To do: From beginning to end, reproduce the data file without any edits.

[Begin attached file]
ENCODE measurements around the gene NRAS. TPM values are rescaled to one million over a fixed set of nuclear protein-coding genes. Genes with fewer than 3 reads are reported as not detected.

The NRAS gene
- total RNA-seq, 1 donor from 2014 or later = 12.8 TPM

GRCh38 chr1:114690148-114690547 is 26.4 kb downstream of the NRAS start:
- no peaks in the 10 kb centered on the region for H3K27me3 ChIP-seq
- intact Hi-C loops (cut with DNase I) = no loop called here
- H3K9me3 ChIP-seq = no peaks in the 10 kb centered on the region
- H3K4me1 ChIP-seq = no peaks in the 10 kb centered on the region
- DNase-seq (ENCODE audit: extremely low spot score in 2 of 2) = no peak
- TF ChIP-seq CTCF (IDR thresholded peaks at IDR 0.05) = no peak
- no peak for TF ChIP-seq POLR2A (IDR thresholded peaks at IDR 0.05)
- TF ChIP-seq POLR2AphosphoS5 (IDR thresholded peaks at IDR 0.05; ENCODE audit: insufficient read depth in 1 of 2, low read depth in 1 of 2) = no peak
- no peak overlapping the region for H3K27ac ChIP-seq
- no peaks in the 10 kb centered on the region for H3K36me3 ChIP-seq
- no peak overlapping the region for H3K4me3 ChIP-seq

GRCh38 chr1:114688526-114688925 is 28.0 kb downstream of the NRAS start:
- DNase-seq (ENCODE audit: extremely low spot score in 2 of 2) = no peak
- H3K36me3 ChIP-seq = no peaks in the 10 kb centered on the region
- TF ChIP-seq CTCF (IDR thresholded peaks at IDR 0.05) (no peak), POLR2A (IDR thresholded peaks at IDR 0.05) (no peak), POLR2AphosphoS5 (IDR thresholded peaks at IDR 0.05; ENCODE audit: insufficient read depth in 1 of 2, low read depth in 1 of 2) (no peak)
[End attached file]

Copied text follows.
ENCODE measurements around the gene NRAS. TPM values are rescaled to one million over a fixed set of nuclear protein-coding genes. Genes with fewer than 3 reads are reported as not detected.

The NRAS gene
- total RNA-seq, 1 donor from 2014 or later = 12.8 TPM

GRCh38 chr1:114690148-114690547 is 26.4 kb downstream of the NRAS start:
- no peaks in the 10 kb centered on the region for H3K27me3 ChIP-seq
- intact Hi-C loops (cut with DNase I) = no loop called here
- H3K9me3 ChIP-seq = no peaks in the 10 kb centered on the region
- H3K4me1 ChIP-seq = no peaks in the 10 kb centered on the region
- DNase-seq (ENCODE audit: extremely low spot score in 2 of 2) = no peak
- TF ChIP-seq CTCF (IDR thresholded peaks at IDR 0.05) = no peak
- no peak for TF ChIP-seq POLR2A (IDR thresholded peaks at IDR 0.05)
- TF ChIP-seq POLR2AphosphoS5 (IDR thresholded peaks at IDR 0.05; ENCODE audit: insufficient read depth in 1 of 2, low read depth in 1 of 2) = no peak
- no peak overlapping the region for H3K27ac ChIP-seq
- no peaks in the 10 kb centered on the region for H3K36me3 ChIP-seq
- no peak overlapping the region for H3K4me3 ChIP-seq

GRCh38 chr1:114688526-114688925 is 28.0 kb downstream of the NRAS start:
- DNase-seq (ENCODE audit: extremely low spot score in 2 of 2) = no peak
- H3K36me3 ChIP-seq = no peaks in the 10 kb centered on the region
- TF ChIP-seq CTCF (IDR thresholded peaks at IDR 0.05) (no peak), POLR2A (IDR thresholded peaks at IDR 0.05) (no peak), POLR2AphosphoS5 (IDR thresholded peaks at IDR 0.05; ENCODE audit: insufficient read depth in 1 of 2, low read depth in 1 of 2) (no peak)